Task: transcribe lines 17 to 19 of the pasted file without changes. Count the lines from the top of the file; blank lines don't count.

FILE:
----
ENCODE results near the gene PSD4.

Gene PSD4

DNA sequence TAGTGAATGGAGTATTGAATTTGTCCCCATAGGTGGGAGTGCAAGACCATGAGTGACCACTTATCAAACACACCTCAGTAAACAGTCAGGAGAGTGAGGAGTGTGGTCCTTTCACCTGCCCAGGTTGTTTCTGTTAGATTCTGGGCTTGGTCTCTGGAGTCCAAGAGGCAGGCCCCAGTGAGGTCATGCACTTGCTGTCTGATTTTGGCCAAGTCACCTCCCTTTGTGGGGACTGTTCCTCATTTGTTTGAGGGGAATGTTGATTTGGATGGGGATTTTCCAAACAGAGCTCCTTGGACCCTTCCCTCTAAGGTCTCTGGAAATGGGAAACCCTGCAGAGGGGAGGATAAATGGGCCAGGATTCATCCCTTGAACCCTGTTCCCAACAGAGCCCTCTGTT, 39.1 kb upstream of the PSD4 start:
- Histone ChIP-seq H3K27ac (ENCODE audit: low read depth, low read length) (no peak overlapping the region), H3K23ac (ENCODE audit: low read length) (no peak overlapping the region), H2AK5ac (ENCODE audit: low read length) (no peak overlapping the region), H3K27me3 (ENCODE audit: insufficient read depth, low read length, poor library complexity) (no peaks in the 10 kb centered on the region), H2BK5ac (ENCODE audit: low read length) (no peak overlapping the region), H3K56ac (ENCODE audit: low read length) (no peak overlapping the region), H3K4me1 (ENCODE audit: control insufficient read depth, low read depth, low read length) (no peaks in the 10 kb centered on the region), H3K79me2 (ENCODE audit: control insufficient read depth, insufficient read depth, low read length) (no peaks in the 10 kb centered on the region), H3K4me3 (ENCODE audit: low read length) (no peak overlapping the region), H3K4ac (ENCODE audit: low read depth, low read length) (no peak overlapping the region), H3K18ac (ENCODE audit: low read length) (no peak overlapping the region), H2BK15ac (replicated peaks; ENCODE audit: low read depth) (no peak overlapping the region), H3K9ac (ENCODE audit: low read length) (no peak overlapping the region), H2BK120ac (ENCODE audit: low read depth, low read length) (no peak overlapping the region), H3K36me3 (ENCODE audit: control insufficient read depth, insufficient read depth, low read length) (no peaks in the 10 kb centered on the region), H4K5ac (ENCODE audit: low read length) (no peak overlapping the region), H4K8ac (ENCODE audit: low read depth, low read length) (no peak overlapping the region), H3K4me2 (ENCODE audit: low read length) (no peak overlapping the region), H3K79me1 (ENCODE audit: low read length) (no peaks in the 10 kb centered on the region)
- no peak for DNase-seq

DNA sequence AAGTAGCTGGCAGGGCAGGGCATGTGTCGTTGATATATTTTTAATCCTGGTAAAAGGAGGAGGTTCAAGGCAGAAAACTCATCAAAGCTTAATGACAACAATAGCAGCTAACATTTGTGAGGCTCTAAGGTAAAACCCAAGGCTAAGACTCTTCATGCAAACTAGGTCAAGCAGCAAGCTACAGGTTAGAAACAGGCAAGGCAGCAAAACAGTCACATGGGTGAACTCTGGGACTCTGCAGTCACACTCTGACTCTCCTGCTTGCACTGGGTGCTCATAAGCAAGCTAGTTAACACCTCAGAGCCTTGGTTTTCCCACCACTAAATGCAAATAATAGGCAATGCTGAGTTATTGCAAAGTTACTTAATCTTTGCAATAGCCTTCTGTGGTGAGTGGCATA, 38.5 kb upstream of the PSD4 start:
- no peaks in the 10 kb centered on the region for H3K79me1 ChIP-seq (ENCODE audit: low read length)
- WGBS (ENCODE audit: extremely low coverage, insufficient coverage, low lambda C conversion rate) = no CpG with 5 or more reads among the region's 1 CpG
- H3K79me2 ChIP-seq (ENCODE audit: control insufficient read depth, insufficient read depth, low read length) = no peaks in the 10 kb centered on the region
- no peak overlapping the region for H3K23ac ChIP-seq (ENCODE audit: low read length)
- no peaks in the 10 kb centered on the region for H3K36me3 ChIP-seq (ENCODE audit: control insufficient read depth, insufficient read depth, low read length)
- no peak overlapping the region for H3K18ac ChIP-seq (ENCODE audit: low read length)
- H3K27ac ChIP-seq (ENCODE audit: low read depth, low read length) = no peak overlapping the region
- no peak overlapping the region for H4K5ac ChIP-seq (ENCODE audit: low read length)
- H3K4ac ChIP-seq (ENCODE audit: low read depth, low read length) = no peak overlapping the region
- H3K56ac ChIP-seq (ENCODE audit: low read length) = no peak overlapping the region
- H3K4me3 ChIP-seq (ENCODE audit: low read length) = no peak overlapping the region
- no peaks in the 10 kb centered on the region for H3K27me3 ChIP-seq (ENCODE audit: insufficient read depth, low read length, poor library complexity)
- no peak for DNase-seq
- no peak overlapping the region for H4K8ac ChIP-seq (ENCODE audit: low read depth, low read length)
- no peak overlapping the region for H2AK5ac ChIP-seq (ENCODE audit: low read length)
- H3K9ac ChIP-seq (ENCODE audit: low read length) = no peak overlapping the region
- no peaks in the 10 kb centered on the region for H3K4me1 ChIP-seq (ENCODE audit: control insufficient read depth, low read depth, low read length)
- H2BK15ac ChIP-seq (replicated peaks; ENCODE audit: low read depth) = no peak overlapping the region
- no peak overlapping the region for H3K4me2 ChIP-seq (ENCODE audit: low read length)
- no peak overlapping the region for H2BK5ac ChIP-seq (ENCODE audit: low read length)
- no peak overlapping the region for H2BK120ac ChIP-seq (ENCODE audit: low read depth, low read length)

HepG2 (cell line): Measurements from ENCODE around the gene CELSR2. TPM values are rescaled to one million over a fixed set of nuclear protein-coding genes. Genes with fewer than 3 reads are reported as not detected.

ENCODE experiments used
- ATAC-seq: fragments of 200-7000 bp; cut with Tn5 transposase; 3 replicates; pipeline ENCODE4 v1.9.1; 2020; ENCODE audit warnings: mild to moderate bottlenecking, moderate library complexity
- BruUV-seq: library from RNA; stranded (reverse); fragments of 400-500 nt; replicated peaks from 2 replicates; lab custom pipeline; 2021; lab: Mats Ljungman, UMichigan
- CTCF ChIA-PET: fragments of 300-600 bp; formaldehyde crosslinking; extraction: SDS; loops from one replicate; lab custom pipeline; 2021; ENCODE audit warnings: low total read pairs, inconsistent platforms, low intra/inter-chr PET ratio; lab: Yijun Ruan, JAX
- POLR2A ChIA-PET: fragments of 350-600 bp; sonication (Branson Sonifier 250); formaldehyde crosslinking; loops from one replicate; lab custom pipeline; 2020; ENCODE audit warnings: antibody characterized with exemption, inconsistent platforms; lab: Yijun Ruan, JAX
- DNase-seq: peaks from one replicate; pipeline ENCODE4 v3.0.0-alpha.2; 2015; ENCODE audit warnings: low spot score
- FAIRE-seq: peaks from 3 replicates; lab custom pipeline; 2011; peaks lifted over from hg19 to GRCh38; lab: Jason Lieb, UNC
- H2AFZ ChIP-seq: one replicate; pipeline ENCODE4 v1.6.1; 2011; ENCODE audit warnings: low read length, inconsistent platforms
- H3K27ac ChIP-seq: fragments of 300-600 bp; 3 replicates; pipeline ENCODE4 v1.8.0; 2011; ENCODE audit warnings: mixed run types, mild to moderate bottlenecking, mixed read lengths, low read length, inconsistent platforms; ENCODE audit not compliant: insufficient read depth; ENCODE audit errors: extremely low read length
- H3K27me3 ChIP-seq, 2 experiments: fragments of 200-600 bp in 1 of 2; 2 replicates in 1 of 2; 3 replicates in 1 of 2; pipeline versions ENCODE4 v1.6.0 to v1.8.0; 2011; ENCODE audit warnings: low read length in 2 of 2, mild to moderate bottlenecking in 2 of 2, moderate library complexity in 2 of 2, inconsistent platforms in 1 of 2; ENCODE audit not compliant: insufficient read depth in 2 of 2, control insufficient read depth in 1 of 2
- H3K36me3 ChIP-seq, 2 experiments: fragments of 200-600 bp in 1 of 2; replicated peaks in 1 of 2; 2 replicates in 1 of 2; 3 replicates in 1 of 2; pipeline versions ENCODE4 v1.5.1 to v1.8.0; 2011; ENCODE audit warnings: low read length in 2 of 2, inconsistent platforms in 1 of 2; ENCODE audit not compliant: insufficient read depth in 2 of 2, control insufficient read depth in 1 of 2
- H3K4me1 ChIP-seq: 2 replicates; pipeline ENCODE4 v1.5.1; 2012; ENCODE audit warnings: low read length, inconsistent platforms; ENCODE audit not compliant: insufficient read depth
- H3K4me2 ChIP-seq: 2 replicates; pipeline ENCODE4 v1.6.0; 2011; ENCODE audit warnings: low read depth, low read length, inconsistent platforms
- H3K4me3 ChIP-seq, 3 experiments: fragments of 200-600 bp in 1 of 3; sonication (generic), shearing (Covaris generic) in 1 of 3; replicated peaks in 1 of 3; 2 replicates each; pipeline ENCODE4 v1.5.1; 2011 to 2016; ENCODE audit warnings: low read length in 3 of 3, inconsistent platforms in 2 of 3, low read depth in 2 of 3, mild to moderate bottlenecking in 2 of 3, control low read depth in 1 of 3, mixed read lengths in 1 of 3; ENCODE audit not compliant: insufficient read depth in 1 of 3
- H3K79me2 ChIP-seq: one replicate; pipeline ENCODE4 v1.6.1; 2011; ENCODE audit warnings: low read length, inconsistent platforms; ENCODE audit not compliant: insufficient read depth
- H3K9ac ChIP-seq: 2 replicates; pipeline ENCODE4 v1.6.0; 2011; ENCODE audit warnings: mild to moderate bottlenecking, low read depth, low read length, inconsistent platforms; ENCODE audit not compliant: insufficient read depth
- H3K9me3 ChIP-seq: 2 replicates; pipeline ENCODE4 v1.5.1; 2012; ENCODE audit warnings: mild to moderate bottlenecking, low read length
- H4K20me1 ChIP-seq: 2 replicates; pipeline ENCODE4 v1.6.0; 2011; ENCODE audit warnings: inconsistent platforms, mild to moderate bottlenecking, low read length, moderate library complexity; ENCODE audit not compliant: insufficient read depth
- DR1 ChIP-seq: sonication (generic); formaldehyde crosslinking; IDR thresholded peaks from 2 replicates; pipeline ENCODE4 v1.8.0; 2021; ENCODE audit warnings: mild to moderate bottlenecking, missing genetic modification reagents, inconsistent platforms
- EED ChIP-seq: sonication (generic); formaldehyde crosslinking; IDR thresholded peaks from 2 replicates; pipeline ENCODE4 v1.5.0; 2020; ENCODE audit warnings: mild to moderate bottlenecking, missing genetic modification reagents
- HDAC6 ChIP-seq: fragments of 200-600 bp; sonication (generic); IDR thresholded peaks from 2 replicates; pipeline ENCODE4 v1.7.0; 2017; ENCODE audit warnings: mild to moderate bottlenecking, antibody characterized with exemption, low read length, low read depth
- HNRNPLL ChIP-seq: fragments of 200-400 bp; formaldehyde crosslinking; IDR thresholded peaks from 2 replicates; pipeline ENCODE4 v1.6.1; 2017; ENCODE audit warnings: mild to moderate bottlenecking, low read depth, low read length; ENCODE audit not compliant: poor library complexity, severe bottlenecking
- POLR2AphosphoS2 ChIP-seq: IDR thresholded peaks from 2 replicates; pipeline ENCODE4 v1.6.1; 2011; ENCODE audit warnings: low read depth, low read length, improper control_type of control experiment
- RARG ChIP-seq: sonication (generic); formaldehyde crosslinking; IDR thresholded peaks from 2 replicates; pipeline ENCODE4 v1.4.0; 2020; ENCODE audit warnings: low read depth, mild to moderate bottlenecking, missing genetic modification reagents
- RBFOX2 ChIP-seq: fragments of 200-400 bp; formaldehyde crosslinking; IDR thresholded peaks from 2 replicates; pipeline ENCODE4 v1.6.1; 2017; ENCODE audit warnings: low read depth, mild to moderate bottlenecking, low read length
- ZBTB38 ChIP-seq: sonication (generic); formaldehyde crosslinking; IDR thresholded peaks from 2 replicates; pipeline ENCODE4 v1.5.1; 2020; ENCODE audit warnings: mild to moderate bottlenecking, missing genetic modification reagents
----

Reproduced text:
- H3K4me3 ChIP-seq (ENCODE audit: low read length) = no peak overlapping the region
- no peaks in the 10 kb centered on the region for H3K27me3 ChIP-seq (ENCODE audit: insufficient read depth, low read length, poor library complexity)
- no peak for DNase-seq